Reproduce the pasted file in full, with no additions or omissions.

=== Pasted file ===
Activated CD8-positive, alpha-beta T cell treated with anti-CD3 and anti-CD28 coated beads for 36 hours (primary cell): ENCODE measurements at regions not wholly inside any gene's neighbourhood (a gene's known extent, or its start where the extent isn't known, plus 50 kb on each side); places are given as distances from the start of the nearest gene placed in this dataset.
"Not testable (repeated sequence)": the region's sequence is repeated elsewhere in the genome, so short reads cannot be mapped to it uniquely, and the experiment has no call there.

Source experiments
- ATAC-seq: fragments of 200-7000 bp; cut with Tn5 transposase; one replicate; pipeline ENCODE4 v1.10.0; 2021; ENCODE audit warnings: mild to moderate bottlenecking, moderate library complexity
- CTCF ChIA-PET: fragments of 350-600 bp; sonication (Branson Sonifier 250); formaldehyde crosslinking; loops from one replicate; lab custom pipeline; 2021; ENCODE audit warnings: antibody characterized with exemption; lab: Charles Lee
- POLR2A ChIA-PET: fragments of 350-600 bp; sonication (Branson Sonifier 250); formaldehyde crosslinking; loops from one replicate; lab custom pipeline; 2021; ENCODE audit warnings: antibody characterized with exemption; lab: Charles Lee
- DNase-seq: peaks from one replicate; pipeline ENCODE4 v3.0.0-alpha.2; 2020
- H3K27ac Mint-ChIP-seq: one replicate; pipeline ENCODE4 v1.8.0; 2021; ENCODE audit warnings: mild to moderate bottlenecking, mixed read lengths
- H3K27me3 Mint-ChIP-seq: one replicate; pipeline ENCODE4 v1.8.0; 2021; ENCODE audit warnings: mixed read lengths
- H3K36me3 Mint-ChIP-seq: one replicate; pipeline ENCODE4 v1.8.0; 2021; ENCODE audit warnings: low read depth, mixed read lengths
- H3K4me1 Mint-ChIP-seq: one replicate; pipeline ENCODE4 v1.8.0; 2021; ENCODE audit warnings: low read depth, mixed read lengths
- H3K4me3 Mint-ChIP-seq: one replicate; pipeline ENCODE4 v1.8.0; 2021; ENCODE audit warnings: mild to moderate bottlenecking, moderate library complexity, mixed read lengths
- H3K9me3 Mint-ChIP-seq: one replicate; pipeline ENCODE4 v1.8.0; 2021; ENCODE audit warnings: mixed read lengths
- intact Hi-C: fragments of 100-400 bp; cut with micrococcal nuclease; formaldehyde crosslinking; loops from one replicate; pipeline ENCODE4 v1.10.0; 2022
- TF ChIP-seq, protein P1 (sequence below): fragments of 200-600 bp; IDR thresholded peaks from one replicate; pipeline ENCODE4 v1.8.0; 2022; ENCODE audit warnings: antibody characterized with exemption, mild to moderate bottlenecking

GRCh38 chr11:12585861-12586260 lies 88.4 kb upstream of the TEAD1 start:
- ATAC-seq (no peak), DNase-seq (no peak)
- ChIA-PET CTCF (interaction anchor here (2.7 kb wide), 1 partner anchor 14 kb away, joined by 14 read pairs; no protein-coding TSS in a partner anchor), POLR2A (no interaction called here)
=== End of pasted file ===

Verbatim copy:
Activated CD8-positive, alpha-beta T cell treated with anti-CD3 and anti-CD28 coated beads for 36 hours (primary cell): ENCODE measurements at regions not wholly inside any gene's neighbourhood (a gene's known extent, or its start where the extent isn't known, plus 50 kb on each side); places are given as distances from the start of the nearest gene placed in this dataset.
"Not testable (repeated sequence)": the region's sequence is repeated elsewhere in the genome, so short reads cannot be mapped to it uniquely, and the experiment has no call there.

Source experiments
- ATAC-seq: fragments of 200-7000 bp; cut with Tn5 transposase; one replicate; pipeline ENCODE4 v1.10.0; 2021; ENCODE audit warnings: mild to moderate bottlenecking, moderate library complexity
- CTCF ChIA-PET: fragments of 350-600 bp; sonication (Branson Sonifier 250); formaldehyde crosslinking; loops from one replicate; lab custom pipeline; 2021; ENCODE audit warnings: antibody characterized with exemption; lab: Charles Lee
- POLR2A ChIA-PET: fragments of 350-600 bp; sonication (Branson Sonifier 250); formaldehyde crosslinking; loops from one replicate; lab custom pipeline; 2021; ENCODE audit warnings: antibody characterized with exemption; lab: Charles Lee
- DNase-seq: peaks from one replicate; pipeline ENCODE4 v3.0.0-alpha.2; 2020
- H3K27ac Mint-ChIP-seq: one replicate; pipeline ENCODE4 v1.8.0; 2021; ENCODE audit warnings: mild to moderate bottlenecking, mixed read lengths
- H3K27me3 Mint-ChIP-seq: one replicate; pipeline ENCODE4 v1.8.0; 2021; ENCODE audit warnings: mixed read lengths
- H3K36me3 Mint-ChIP-seq: one replicate; pipeline ENCODE4 v1.8.0; 2021; ENCODE audit warnings: low read depth, mixed read lengths
- H3K4me1 Mint-ChIP-seq: one replicate; pipeline ENCODE4 v1.8.0; 2021; ENCODE audit warnings: low read depth, mixed read lengths
- H3K4me3 Mint-ChIP-seq: one replicate; pipeline ENCODE4 v1.8.0; 2021; ENCODE audit warnings: mild to moderate bottlenecking, moderate library complexity, mixed read lengths
- H3K9me3 Mint-ChIP-seq: one replicate; pipeline ENCODE4 v1.8.0; 2021; ENCODE audit warnings: mixed read lengths
- intact Hi-C: fragments of 100-400 bp; cut with micrococcal nuclease; formaldehyde crosslinking; loops from one replicate; pipeline ENCODE4 v1.10.0; 2022
- TF ChIP-seq, protein P1 (sequence below): fragments of 200-600 bp; IDR thresholded peaks from one replicate; pipeline ENCODE4 v1.8.0; 2022; ENCODE audit warnings: antibody characterized with exemption, mild to moderate bottlenecking

GRCh38 chr11:12585861-12586260 lies 88.4 kb upstream of the TEAD1 start:
- ATAC-seq (no peak), DNase-seq (no peak)
- ChIA-PET CTCF (interaction anchor here (2.7 kb wide), 1 partner anchor 14 kb away, joined by 14 read pairs; no protein-coding TSS in a partner anchor), POLR2A (no interaction called here)